Figure 1.
(0.15MB).

Abdominopelvic NMR image. A) Neoformation dependent on the lower rectum, extending to the anal region and involving the muscles of the perineum and both buttocks. B) Sagittal slice of the surgical specimen.

Figure 2.
(0.56MB).

Photomicrographs: A) H&E x40. B) Actin x10. C) p53 x40. D) Ki-67 x40.

Primary leiomyosarcomas of the rectum make up less than 0.1% of colorectal tumors. Not more than 290 cases are reported in the literature and there is still no solid association between rectal leiomyosarcoma and pelvic radiation.7

Due to their rareness, leiomyosarcomas, and radiation-induced sarcomas in general, are difficult to diagnose. They are more aggressive than non-radiation-induced sarcomas and are usually identified at advanced stages. Radiation-induced sarcomas are generally high-grade, thus having poor outcome. The rareness of the tumor and its broad presentation spectrum make high clinical suspicion necessary. Recurrence of the primary tumor with sarcomatoid morphology must be ruled out. This was corroborated in our patient due to the absence of immunohistochemical markers, such as p16 and CKAE1/AE3. Interestingly, despite the fact that there is a relatively frequent marked expression of p53, which is associated with a p53 mutation and worse outcome, its presence is not indispensable for this type of neoplasia. Surgery is the treatment of choice that offers the best oncologic results in these cases. It is also the only viable form of treatment, given that a very low response to systemic treatment, as well as the impossibility of reirradiation has been described.1,8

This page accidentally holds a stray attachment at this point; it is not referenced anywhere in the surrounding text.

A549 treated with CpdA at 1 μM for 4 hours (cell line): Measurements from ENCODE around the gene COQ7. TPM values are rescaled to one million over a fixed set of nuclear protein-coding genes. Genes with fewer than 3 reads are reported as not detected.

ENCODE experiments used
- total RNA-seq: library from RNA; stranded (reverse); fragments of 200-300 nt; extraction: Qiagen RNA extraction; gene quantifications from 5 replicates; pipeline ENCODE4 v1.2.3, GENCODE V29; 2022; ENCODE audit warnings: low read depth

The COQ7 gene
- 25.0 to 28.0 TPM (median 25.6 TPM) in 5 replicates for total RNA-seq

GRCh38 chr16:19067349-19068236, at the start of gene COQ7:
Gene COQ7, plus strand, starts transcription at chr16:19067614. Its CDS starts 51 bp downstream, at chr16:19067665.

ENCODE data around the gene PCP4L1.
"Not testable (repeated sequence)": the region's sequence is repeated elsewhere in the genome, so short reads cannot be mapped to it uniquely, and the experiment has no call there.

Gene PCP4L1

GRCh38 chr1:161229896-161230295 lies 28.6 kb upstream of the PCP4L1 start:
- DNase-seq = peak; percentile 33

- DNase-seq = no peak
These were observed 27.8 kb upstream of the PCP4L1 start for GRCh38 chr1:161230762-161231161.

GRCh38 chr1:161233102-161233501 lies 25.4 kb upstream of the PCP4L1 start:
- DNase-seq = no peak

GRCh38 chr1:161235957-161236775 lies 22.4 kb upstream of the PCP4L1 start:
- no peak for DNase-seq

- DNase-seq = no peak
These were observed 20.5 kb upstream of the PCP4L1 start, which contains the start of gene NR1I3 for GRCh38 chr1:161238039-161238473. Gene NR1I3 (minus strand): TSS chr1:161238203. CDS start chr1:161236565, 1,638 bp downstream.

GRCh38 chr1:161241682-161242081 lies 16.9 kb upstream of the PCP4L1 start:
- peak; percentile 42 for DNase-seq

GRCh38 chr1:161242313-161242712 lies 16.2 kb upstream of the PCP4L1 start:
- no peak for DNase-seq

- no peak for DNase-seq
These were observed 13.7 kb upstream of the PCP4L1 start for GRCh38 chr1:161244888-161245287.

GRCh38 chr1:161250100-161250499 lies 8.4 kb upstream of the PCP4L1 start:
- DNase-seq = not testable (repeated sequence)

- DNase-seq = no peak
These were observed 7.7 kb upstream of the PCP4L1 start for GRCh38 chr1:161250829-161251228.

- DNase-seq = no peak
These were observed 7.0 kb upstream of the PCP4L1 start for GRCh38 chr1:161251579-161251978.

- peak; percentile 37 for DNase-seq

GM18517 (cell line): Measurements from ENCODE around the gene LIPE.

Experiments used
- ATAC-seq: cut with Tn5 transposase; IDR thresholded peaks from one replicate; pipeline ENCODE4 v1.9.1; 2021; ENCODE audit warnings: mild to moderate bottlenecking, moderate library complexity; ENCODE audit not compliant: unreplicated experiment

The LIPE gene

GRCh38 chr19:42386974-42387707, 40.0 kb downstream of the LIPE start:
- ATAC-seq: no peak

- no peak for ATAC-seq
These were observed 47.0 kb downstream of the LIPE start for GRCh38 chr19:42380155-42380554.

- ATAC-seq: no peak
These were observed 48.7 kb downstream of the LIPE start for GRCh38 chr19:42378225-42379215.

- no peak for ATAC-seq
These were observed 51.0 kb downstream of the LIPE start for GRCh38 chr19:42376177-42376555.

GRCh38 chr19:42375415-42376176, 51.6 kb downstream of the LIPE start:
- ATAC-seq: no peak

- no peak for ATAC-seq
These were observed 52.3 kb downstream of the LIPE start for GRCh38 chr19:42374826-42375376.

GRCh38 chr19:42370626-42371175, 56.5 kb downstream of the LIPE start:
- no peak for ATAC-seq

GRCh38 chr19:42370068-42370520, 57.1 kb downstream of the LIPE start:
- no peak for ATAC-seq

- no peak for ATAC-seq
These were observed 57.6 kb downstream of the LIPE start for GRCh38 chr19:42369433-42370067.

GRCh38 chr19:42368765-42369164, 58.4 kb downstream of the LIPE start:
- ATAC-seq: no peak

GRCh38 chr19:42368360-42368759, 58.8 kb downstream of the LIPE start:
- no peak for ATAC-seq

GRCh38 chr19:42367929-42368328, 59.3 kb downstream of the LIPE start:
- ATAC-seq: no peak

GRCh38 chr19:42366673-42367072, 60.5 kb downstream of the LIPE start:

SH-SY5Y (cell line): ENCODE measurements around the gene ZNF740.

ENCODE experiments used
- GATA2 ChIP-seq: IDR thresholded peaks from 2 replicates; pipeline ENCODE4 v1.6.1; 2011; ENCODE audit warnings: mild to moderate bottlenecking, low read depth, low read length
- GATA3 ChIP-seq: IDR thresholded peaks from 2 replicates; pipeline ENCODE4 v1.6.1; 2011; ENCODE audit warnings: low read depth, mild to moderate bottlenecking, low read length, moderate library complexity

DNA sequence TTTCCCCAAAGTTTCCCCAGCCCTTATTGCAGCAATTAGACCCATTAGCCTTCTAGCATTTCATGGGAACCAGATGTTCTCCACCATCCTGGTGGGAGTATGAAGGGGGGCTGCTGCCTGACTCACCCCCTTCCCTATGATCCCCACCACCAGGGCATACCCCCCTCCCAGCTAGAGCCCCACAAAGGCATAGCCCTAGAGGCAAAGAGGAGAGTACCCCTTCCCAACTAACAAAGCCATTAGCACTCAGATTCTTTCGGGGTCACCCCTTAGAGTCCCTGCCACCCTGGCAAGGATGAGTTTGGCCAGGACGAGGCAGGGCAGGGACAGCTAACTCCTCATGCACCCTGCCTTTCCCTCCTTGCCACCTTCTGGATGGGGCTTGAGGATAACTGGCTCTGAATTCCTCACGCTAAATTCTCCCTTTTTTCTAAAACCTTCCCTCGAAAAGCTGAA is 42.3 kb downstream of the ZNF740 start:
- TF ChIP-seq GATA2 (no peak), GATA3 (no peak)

Financial disclosure

No financial support was received in relation to this study/article.

Conflict of interest

The authors declare that there is no conflict of interest.

Références
[1]
A. Walton, A.L. Broadbent
Radiation-induced second malignancies
J Palliant Med, 11 (2008), pp. 1345-1352
[2]
W.G. Cahan, H.Q. Woodward, N.L. Higinbothan
Sarcoma arising in irradiated bone: report of eleven cases
Cancer., 1 (1948), pp. 3-29
[3]
S. Mahmood, K. Vu, P. Tai
Radiation-induced second malignancies
Anticancer Res., 35 (2015), pp. 2431-2434
[4]
L.B. Travis
Therapy-associated solid tumors
Acta Oncol, 41 (2002), pp. 323-333
[5]
N. Gonin-Laurent, A. Gibaud, M. Huygue
Specific TP53 mutation pattern in radiation-induced sarcomas
Carcinogenesis, 27 (2006), pp. 1266-1272 http://dx.doi.org/10.1093/carcin/bgi356
[6]
A. Lorimore Sally, J. Philip Coates, E.G. Wright
Radiation-induced genomic instability and bystander effects: Inter-related nontargeted effects of exposure to ionizing radiation
Oncogene, 22 (2003), pp. 7058-7069 http://dx.doi.org/10.1038/sj.onc.1207044
[7]
I. Basu, P. Lemonas
Leiomyosarcoma of the rectum following pelvic irradiation: A difficult histological diagnosis
Ann R Coll Surg Engl, 94 (2011), pp. e44-e45 http://dx.doi.org/10.1308/003588412X13171221499469
[8]
E.J. Hall, C.S. Wuu
Radiation-induced second cancers: The impact of 3D-CRT and IMRT
Int J Radiat Oncol Biol Phys, 56 (2003), pp. 83-88

Please cite this article as: Garcia-Ortega DY, Reyes-Garcia N, Martinez-Said H, Caro-Sanchez CHS, Cuellar-Hubbe M. Leiomiosarcoma de recto radio inducido posterior a tratamiento de cáncer cérvico uterino. Revista de Gastroenterología de México. 2018;83:465–467.